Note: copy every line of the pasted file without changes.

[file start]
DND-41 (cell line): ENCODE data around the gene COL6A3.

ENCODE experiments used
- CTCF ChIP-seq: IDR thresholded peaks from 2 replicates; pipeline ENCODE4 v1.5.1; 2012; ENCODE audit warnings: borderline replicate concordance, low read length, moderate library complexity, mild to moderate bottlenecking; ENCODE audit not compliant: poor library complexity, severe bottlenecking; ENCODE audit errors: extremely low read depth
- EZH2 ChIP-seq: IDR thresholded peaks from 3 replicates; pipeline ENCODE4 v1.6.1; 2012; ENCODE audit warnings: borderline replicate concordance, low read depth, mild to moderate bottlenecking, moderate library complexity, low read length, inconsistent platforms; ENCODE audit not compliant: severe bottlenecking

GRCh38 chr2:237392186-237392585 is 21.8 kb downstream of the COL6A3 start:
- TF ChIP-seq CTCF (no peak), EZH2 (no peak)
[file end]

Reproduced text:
DND-41 (cell line): ENCODE data around the gene COL6A3.

ENCODE experiments used
- CTCF ChIP-seq: IDR thresholded peaks from 2 replicates; pipeline ENCODE4 v1.5.1; 2012; ENCODE audit warnings: borderline replicate concordance, low read length, moderate library complexity, mild to moderate bottlenecking; ENCODE audit not compliant: poor library complexity, severe bottlenecking; ENCODE audit errors: extremely low read depth
- EZH2 ChIP-seq: IDR thresholded peaks from 3 replicates; pipeline ENCODE4 v1.6.1; 2012; ENCODE audit warnings: borderline replicate concordance, low read depth, mild to moderate bottlenecking, moderate library complexity, low read length, inconsistent platforms; ENCODE audit not compliant: severe bottlenecking

GRCh38 chr2:237392186-237392585 is 21.8 kb downstream of the COL6A3 start:
- TF ChIP-seq CTCF (no peak), EZH2 (no peak)